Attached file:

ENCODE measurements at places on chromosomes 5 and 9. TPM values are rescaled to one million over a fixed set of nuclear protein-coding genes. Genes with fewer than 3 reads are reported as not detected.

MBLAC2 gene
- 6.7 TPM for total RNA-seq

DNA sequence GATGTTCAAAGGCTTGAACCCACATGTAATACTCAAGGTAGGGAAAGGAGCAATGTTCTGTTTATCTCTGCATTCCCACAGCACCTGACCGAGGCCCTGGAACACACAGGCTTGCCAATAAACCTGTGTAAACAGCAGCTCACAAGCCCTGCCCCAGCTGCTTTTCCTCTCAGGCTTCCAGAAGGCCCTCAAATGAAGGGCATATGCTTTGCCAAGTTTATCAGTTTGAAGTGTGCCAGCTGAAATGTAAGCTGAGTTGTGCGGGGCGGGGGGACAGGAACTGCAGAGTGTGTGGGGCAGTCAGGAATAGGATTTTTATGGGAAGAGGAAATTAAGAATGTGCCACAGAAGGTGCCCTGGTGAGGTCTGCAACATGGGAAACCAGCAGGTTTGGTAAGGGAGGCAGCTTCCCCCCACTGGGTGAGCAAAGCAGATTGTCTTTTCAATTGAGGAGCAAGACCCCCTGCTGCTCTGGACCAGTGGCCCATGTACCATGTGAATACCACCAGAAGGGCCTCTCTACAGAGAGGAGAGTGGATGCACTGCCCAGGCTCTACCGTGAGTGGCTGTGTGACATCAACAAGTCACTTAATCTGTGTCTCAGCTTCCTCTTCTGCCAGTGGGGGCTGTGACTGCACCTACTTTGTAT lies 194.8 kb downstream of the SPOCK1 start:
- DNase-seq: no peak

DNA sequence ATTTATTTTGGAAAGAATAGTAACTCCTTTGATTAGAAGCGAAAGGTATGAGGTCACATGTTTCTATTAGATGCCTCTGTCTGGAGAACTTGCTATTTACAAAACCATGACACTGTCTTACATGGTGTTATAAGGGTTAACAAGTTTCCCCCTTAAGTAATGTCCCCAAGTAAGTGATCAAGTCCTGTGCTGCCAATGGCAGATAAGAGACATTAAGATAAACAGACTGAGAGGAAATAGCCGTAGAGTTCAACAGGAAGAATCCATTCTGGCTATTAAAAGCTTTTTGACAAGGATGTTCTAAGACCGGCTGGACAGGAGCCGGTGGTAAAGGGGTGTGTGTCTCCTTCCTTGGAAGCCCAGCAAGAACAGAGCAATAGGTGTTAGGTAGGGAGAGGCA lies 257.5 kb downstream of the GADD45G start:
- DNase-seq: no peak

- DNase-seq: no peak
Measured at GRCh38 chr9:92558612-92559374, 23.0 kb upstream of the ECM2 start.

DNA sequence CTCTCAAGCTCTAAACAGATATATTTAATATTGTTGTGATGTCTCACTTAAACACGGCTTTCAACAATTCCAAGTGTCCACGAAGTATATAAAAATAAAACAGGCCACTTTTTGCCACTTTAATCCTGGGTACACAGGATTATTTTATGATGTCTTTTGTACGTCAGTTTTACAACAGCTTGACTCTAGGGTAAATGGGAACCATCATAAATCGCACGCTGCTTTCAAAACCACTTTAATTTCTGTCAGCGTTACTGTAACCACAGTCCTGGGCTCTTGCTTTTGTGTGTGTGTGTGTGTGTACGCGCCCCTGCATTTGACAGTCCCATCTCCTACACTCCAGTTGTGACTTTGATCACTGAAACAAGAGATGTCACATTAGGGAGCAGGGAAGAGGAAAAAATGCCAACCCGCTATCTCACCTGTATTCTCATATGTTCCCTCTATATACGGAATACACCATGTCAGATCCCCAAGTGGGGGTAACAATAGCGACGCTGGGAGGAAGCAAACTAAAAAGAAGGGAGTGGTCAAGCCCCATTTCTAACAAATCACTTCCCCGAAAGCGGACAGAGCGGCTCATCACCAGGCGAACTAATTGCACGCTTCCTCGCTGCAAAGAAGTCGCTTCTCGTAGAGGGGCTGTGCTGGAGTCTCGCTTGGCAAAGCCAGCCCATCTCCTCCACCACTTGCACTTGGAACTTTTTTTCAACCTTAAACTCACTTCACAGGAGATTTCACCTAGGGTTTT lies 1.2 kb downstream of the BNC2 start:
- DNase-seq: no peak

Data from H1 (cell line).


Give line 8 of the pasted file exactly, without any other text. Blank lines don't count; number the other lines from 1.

- DNase-seq: no peak